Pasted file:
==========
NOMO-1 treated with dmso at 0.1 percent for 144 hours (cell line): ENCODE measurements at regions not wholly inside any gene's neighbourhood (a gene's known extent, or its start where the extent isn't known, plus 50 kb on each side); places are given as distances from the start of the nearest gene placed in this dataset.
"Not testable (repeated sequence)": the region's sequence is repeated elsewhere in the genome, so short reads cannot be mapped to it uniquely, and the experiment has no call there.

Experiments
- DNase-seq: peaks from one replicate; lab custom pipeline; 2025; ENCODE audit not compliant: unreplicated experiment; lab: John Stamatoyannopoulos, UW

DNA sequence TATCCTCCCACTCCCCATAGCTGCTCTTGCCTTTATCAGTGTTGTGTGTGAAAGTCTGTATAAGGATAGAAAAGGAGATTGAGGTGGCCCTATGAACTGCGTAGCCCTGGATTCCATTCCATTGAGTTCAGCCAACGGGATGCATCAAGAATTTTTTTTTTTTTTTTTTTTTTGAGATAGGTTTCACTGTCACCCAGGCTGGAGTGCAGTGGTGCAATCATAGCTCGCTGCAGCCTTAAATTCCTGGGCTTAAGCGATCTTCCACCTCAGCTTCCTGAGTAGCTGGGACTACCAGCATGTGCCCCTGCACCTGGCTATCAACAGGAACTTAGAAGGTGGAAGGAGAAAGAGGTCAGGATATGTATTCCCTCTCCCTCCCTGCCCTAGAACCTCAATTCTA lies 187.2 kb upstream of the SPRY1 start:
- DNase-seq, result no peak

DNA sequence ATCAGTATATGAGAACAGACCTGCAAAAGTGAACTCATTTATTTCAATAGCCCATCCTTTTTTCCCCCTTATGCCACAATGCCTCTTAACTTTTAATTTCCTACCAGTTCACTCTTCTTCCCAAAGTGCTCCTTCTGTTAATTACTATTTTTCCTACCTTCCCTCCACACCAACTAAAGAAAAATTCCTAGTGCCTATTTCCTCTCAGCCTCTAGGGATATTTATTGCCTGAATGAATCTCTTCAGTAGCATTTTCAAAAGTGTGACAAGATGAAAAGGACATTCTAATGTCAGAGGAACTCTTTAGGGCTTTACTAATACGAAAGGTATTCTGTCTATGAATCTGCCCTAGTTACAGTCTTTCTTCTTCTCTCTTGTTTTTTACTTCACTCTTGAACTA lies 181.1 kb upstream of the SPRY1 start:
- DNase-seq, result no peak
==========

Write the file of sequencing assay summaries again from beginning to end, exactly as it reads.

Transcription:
NOMO-1 treated with dmso at 0.1 percent for 144 hours (cell line): ENCODE measurements at regions not wholly inside any gene's neighbourhood (a gene's known extent, or its start where the extent isn't known, plus 50 kb on each side); places are given as distances from the start of the nearest gene placed in this dataset.
"Not testable (repeated sequence)": the region's sequence is repeated elsewhere in the genome, so short reads cannot be mapped to it uniquely, and the experiment has no call there.

Experiments
- DNase-seq: peaks from one replicate; lab custom pipeline; 2025; ENCODE audit not compliant: unreplicated experiment; lab: John Stamatoyannopoulos, UW

DNA sequence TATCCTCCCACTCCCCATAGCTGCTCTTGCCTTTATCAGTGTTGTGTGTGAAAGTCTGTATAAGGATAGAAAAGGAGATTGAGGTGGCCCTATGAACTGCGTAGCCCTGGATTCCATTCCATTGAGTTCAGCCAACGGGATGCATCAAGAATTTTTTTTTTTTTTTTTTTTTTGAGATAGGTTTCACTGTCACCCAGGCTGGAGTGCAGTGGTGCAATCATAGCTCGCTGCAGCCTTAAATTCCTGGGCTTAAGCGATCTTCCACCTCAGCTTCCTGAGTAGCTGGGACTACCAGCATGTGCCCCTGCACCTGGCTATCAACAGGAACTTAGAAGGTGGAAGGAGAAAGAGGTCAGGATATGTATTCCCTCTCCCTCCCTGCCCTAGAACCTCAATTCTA lies 187.2 kb upstream of the SPRY1 start:
- DNase-seq, result no peak

DNA sequence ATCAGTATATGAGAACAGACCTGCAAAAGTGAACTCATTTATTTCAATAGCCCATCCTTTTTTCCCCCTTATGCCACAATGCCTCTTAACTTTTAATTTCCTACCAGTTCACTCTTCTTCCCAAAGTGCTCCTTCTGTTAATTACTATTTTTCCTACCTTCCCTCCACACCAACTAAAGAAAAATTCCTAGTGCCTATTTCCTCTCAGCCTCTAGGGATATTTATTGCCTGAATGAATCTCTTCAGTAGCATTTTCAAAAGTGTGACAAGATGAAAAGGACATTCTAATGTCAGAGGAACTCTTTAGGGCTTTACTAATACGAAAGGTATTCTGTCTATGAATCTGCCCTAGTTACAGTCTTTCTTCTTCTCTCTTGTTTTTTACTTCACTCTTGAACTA lies 181.1 kb upstream of the SPRY1 start:
- DNase-seq, result no peak